You’ve made it when Wikipedia links to you

I was browsing the stats for this site recently and I noticed a link coming from Wikipedia. To my surprise, an early American pioneer, William Blevins, was mentioned on the Long hunter entry. And in an even greater surprise, my comments on this William Blevins are listed as further reading on the topic. And on top of that, the link to my site was inserted over a year ago.

I did notice there is no actual page on Wikipedia for this William Blevins, so I’ll endeavor to create one in the near future.

The Dangers of DNA Testing

All my life I’ve been told I have Cherokee ancestry through my Knighten forebears. There are even a few interesting legends about how John L. Knighten escaped the Removal (a decade before he was born) and of family members visiting from the Cherokee “reservation”. I’ve even comments on them some (here). I’ve even commented on a possible connection to President Obama, who is purported to have descended from the first African slave in America though his mother’s line (here). I’m a natural skeptic, and though I wanted to believe my family stories, I wanted to substantiate the claims. Enter Ancesty.com’s AncestryDNA test. I spit in the cup, mailed it in, and impatiently awaited the results. And today, I received them.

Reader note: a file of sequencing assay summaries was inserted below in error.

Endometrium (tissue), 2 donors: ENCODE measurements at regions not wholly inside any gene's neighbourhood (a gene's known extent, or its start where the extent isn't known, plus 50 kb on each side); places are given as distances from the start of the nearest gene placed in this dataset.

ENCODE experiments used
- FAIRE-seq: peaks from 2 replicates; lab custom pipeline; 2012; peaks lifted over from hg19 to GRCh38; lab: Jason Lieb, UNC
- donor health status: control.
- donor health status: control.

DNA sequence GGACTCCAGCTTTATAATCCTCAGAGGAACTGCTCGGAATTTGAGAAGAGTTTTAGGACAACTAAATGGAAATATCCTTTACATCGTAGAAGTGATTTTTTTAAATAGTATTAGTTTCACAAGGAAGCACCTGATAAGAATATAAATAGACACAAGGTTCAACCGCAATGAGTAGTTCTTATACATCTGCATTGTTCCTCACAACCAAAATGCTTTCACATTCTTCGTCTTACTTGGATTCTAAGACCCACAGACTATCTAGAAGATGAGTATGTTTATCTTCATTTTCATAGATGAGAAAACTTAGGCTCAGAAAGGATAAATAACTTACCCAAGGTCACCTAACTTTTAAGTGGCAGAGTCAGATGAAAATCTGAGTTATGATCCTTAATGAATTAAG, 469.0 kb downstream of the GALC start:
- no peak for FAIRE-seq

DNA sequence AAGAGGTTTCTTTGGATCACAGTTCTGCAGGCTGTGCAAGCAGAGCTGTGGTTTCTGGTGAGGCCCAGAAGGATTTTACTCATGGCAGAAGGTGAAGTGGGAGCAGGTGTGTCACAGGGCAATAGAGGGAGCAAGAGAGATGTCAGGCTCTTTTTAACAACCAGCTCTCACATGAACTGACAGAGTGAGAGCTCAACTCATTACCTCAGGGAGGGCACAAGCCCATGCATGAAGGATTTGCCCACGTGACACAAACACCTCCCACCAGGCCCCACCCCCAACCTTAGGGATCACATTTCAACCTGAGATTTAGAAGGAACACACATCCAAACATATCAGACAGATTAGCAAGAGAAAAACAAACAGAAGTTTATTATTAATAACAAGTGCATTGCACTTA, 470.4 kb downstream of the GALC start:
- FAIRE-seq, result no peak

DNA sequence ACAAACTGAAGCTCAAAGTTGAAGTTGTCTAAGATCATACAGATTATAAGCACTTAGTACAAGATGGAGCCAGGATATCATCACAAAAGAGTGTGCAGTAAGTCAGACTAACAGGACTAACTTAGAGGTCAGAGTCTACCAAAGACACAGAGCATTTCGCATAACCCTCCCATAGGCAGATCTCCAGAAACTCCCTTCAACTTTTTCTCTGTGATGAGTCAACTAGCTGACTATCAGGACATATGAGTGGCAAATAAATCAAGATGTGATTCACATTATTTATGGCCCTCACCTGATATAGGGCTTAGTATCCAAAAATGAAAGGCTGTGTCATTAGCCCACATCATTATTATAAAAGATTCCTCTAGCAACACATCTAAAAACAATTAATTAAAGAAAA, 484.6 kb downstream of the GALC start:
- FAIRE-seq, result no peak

Sadly, based on this DNA test, I can’t substantiate a claim to be anything other than a plain old white guy. I always thought I was a distantly-multiracial mutt, but I’m just a vanilla cracker. Here is what I learned from my results, based on Ancestry.com’s categorizations:

  • Europe West – 53%
  • Scandinavia – 13%
  • Ireland – 12%
  • Great Brittain – 11%
  • Iberian Peninsula – 7%
  • European Jewish –  <1%
  • Finland/ Northwest Russia – <1%
  • Caucasus – 2%

So based on my rank amateur genealogical research, I would have expected the Irish and British results, and I’ve even seen some information that is consistent with the Scandinavian blood. Having a couple of Scottish lines in my family could explain that, and possibly the Iberian markers, given the ancient migration of the Scots (and Irish) from the Iberian Peninsula. But over half of the genetic markers coming from continental Europe? That surprised me more than having trace European Jewish and Rus markers!

So my whole family legendarium is crushed. Not even trace amounts of Native American nor African genetics. I don’t even know how to broach the topic with my family now. I’ll stand as a heretic in their eyes. That Cherokee legend is so ingrained. I’ve had my suspicions over the past couple years, but like Santa Claus, I wanted the stories to be true. Maybe I’ll buy DNA tests for some of my aunts and uncles to see if they get different results. Is this the trap that Ancestry.com hoped to ensnare me in?

Elisha James Blevins

As is often the case with genealogy, excellent research has already been done on a particular ancestor, if only you can find it. With regards to my 3rd great-grandfather, Elisha James Blevins, the research has already been done by Robin Sterling. For the sake of posterity, I’ll provide the link to original and a cached copy from the Way Back Machine.

St. Andrew’s Day